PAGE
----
The Royal College of Nurses has described ending the legal requirement to self-isolate as a “big leap in the dark” and called on the government to provide evidence that backs up their plan.
Mick Whelan, general secretary of ASLEFthe train drivers’ union, said it will continue to ask people to wear masks on trains.
“The virus hasn’t gone away and people are still dying. That’s why this rush seems, to us, to be a decision taken based not on the science, but on the politics of a Prime Minister in trouble,” he said.
The TUCwhich represents 48 affiliated unions, have serious concerns that entitlement to sick pay from day one of illness will be among the supportive measures scrapped if Plan B restrictions in the Coronavirus Act are lifted next week.
Without the continued entitlement of sick pay on the first day of illness, and the personal expense of tests, some workers who have Covid might be tempted to skip a test and go into work, they suggested.
Before the pandemic, sick pay was provided on day four of someone’s illness and the change by government at the start of the pandemic was seen as a welcome move by unions.
There are also concerns that employers might not show leniency over a Covid absence and add it to an employees annual sick leave count. Absence rates are just one of the measures considered in a disciplinary or redundancy process.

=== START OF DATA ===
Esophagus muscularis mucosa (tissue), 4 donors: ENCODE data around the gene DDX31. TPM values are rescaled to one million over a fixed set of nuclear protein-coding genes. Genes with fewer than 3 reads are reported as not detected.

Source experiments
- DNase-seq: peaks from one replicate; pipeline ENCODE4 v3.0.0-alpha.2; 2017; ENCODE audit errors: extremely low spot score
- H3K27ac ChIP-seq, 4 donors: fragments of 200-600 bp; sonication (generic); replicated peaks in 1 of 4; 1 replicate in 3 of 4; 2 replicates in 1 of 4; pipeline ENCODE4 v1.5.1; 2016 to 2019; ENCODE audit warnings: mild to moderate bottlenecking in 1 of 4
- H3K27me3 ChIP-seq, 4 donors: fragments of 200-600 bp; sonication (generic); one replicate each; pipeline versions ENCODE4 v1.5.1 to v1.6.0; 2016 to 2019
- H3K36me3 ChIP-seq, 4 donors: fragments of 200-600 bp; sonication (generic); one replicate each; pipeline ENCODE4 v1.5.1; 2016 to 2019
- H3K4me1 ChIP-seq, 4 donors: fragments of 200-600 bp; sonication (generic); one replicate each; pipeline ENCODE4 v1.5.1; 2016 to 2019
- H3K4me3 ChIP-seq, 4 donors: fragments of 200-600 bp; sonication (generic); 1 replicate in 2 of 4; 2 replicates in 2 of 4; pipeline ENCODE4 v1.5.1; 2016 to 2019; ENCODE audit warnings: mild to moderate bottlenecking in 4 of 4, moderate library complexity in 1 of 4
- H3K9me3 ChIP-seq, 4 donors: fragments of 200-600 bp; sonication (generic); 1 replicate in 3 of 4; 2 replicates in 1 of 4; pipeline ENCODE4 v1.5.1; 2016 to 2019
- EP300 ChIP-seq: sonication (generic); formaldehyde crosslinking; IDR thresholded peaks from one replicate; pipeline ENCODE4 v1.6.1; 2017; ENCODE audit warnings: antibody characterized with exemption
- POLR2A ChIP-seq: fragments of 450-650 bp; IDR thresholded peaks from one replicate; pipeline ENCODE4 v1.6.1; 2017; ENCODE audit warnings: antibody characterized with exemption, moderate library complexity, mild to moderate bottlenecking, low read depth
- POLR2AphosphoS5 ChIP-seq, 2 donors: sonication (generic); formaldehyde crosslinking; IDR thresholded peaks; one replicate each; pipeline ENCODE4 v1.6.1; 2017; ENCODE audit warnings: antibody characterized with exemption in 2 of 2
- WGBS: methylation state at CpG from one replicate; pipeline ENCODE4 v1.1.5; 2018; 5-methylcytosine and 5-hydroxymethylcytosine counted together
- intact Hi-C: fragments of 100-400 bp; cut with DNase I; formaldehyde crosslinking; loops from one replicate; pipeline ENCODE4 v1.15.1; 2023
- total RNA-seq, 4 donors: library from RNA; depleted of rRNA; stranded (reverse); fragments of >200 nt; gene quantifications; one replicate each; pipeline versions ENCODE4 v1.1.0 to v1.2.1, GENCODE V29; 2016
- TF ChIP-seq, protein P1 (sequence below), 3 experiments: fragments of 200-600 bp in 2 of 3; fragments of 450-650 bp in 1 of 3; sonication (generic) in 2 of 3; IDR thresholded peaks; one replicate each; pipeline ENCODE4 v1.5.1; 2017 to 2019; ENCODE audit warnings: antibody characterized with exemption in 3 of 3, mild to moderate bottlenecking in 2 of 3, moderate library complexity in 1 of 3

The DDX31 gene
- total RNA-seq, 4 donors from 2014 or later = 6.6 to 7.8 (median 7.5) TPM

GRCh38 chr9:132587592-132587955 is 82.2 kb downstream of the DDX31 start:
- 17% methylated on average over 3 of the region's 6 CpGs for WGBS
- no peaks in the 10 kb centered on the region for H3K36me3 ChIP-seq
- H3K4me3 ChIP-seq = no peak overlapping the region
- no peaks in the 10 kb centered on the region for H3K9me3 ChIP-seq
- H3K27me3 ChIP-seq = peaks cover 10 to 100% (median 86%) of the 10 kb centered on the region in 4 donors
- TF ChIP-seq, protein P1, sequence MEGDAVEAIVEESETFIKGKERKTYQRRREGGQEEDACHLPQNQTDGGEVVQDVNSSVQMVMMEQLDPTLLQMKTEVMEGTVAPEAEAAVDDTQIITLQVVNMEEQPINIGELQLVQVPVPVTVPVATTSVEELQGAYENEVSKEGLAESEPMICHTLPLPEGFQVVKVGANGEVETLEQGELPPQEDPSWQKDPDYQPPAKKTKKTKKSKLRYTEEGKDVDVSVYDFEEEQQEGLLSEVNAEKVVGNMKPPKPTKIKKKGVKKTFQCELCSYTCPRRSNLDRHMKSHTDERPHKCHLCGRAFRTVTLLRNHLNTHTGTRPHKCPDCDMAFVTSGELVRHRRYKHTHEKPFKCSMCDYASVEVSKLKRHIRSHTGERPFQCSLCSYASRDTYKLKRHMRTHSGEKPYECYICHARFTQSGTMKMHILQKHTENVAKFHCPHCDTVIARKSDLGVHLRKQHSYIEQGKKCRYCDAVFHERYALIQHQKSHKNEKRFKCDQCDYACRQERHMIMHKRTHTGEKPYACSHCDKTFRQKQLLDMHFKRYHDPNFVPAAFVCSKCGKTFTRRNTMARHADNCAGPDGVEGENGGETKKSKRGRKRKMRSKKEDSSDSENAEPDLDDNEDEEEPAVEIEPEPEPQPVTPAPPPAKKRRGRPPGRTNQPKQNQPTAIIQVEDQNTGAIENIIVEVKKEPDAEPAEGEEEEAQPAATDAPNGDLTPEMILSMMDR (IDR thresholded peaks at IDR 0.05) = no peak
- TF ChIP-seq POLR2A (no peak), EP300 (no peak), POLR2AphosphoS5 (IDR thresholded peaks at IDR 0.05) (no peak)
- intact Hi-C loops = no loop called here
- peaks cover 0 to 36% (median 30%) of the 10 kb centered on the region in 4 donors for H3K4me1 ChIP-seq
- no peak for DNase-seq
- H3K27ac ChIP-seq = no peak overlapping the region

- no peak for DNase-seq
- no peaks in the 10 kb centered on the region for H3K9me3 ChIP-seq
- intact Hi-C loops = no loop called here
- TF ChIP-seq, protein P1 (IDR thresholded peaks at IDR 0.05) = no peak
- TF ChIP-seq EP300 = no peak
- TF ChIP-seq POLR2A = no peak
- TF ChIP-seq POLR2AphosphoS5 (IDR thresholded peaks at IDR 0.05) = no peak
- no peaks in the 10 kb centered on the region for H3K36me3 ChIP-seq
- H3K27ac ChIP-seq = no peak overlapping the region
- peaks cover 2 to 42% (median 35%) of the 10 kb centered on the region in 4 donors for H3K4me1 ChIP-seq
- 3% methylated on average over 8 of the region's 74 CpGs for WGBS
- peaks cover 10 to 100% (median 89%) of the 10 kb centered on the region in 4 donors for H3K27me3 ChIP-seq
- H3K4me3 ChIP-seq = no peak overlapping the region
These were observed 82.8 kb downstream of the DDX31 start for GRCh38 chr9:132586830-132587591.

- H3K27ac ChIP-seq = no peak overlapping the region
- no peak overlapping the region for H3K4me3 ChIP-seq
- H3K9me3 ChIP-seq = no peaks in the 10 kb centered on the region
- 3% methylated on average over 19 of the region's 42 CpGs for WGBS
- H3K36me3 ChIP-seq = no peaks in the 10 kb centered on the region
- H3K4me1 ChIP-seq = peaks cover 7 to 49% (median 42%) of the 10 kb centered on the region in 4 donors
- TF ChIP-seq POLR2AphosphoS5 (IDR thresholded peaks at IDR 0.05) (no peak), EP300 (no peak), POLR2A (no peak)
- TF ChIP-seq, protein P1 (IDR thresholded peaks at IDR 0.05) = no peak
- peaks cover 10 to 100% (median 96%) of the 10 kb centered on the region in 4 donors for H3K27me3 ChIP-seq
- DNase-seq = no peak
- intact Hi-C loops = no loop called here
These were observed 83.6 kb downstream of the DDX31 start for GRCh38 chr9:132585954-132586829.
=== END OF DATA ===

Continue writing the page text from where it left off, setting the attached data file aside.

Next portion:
The Department for Work and Pensions has pointed out the Coronavirus Act lasts for two years, which means its provisions would end at the end of March 2022.
Dan Shears, GMB Health and Safety Director, said: “Removing covid restrictions doesn’t mean that the virus has gone away.
“Thousands of workers will continue to be infected every day and whilst many will have few and limited symptoms, others will become significantly ill with flu symptoms and beyond.
“The real risk is that without the requirement to self-isolate, these workers will often drop to the meagre SSP (statutory sick pay) rate if they take time off from work – and may be disciplined for doing so if their employer operates a management absence system.
“If the Government wanted to create conditions to keep people with covid at work, this is the way to do it. It will prolong the pandemic and create new cases of long covid.”
PoliticsHome put a range of questions to the Department of Health and Social Care and Department for Work and Pensions, including if free testing was ending, if the right to sick pay from day one will be scrapped, if the £500 Test and Trace support payment for people on low incomes to self isolate will continue, and what the scientific basis is behind the plan to end restrictions early.
A Department of Health and Social Care spokesperson said: “We are hugely grateful to all NHS and care staff who have gone above and beyond and we continue to support them.
“Thanks to our phenomenal vaccine rollout, anti-virals and testing programme we are one of the freest countries in Europe. We continue to monitor the data closely and next week we will set out our plans on how we will live with COVID-19 in the long term.”
The government said the provision of free testing is under review and no decision has been made yet, and that testing continues to play an important role in helping people live their day to day lives.